Delrin ACS bolt (Rear cocking). Like the Delrin, it doesn't chop balls when rapid firing, but when firing long range in Woodsball-style games, there seems to be a small lack of output power when compared to the stock bolt.
Spyder TL (removed beaver tail and various external parts)
Stock bolt(for range), Delrin ACS bolt(for high fire rate)
Replaced stock striker, replaced
DOP X-Core Expansion Chamber - Blk
JCS RVA Voodoo Folding Stock
21" custom barrel (long range), 16" Spyder TL-S barrel (mid-range)
High velocity spring
It doesn't chop balls. Great for automatics or high fire rate semi-auto.
Performance seems to lack at long range.
Lower force power output than stock bolt.
Me and friends were having a snipers vs. all match, and I was using my TL with a long range, high velocity set up. One thing I noticed was that, compared to my stock bolt, the shots were coming up short at the same velocity and weather conditions (I had been using my stock bolt earlier in the day) and it seemed to me like my shots were coming up much shorter than they should have been.
After the match, I had unloaded my gun, but kept one shot in the chamber. I fired the shot, and noticed that the spring compressed a tiny bit when it had contacted the ball, and when the shot fired, it had less power. I repeated the process after disassembling it and placing my stock bolt inside. When I fired, the shot flew farther than the ACS's previous attempt.
The entire experiment was controlled, the only variable being the bolts. The ACS bolt is VERY good when used to close to medium-long range fighting, and SUPERB when used for automatic or high rate semi-automatic, but if you like using your gun for long range and excessive power, I would not recommend using the ACS bolt.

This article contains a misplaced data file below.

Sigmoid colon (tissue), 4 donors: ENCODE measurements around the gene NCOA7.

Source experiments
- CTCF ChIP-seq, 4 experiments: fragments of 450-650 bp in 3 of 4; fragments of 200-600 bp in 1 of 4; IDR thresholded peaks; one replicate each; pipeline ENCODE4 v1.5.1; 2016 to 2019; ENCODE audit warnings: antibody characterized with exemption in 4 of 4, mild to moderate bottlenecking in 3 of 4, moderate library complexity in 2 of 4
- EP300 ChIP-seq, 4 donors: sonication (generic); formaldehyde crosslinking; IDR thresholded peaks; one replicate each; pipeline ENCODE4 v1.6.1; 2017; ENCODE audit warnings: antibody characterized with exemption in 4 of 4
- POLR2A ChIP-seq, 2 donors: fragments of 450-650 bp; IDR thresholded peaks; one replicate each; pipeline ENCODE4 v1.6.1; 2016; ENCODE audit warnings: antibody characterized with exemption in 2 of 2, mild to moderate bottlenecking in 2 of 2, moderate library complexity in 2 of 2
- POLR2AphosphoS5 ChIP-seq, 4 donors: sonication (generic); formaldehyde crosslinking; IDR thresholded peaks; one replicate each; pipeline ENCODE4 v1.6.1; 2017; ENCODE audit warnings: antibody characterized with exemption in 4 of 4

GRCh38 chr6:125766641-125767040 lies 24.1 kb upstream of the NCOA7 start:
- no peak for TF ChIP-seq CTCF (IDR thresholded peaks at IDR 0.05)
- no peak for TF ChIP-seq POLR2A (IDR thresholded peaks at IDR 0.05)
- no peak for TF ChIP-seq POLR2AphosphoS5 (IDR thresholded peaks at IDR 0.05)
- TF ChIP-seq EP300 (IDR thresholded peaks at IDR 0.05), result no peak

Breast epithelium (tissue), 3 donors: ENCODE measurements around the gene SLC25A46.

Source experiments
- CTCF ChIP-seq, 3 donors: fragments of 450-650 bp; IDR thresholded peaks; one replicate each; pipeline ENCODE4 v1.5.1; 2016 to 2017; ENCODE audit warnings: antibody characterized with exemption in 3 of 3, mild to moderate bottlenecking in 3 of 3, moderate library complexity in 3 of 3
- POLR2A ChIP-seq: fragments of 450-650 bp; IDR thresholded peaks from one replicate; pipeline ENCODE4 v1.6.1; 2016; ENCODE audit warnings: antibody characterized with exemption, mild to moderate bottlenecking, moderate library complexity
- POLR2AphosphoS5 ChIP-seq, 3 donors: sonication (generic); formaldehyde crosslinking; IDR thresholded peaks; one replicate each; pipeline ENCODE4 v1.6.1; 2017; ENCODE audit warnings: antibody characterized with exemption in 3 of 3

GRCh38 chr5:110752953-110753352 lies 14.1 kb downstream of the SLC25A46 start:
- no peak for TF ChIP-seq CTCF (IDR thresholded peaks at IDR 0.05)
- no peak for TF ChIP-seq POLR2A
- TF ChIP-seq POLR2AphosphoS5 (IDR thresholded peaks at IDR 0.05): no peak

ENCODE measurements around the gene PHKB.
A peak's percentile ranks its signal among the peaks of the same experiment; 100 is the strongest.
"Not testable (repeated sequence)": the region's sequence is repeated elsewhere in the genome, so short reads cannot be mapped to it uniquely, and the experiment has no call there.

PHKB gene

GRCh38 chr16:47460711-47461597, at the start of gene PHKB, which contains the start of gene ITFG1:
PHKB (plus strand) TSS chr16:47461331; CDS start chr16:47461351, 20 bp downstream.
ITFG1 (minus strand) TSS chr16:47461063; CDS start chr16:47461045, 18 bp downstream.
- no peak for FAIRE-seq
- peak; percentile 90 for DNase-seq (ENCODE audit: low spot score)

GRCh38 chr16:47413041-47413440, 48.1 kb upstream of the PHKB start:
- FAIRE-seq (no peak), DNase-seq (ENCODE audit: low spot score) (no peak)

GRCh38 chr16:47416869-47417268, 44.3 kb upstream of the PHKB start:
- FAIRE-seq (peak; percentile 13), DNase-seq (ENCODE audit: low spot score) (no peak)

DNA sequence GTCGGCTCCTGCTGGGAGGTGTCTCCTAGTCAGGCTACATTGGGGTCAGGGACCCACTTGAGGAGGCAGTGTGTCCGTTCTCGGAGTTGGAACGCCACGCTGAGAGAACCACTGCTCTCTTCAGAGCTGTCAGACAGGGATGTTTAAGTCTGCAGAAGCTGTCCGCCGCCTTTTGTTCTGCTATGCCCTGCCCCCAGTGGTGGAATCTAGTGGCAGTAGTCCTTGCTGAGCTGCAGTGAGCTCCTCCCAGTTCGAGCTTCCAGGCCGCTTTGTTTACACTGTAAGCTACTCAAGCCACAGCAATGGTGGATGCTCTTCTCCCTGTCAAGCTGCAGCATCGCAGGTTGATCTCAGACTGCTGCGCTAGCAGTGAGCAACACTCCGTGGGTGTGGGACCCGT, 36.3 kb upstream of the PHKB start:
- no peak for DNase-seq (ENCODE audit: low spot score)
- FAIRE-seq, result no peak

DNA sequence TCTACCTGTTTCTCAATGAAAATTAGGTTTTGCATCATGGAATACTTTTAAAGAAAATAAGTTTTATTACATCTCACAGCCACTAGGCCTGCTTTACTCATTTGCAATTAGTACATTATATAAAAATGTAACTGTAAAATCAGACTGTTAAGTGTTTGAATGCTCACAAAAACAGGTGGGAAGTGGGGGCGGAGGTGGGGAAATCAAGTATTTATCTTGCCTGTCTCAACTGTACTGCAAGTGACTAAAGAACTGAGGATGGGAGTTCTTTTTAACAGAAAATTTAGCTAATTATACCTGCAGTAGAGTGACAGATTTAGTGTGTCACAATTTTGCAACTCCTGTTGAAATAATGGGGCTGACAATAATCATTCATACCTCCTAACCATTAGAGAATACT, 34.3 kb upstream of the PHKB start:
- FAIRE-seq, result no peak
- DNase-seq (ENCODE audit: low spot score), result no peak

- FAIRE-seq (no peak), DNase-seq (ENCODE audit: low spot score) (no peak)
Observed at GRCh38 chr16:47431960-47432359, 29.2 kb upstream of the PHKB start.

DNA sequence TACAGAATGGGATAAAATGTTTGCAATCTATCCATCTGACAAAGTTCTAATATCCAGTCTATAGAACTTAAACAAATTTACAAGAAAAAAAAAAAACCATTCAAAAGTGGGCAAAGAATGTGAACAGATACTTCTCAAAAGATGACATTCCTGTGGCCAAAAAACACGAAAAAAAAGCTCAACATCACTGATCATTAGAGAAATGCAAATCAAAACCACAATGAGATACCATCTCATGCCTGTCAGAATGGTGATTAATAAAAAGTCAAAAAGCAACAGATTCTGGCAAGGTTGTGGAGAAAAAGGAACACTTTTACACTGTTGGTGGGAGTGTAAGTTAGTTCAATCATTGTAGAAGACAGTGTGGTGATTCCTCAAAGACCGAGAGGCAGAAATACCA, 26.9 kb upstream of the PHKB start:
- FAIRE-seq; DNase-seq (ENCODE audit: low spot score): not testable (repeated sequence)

Tournament Play - Superb
close to medium-long range - Very good
Automatic fire - Superb
Long range/Sniper - Less than decent
7 out of 10
Last edited on Sunday, September 24th, 2006 at 7:34 pm PST
Wait, so you turn your velocity up to be a "sniper"? That is probably why the spring is compressing on the bolt because your bolt is slamming the ball harder than it would if you had it on a safe velocity. You also realize that 21 in of barre is just slowing the ball down. Anything over 14 in just wastes gas. Plus turning your velocity up to compensate for your LOOOONG barrel is dangerous.
High velocity doesn't mean unsafe velocity.
I have a completely controlled velocity, trust me. As for the 21 inch barrel, I use my 16 more often, the 21's got a low friction inner lining, but is pointless for extremely high velocity just under that circumstance. My gun is actually quite efficient on CO2, especially with the fact I don't blow shots off like a madman. Myself, I prefer long range, precision shooting, but I'm not going to risk damaging my gun, my friends, or myself by using it way out of proportion of what it can handle.
You should realize I graded it on 4 different styles of playing.
Long range is the weakest due to the fact that the bolt isn't made to slam balls that hard (But that's common sense.) WHICH IS WHY I GRADED IT LOW IN THAT PART.
That's also why I said FOR LONG RANGE.
I do say that, in closer ranges under different conditions, it is a great bolt. Even though a bit expensive.
I noticed that when playing at closer ranges with lower velocity that the fire did seem weaker. I've probably run at least a dozen tests under different controls to confirm it, utilizing different barrels, velocities, and spyder models.
So not just my long range style of play went into grading this bolt. Please take that into consideration. No disrespect to you, but I appreciate the observation and the chance to clarify.
Last edited on Tuesday, September 26th, 2006 at 4:52 pm PST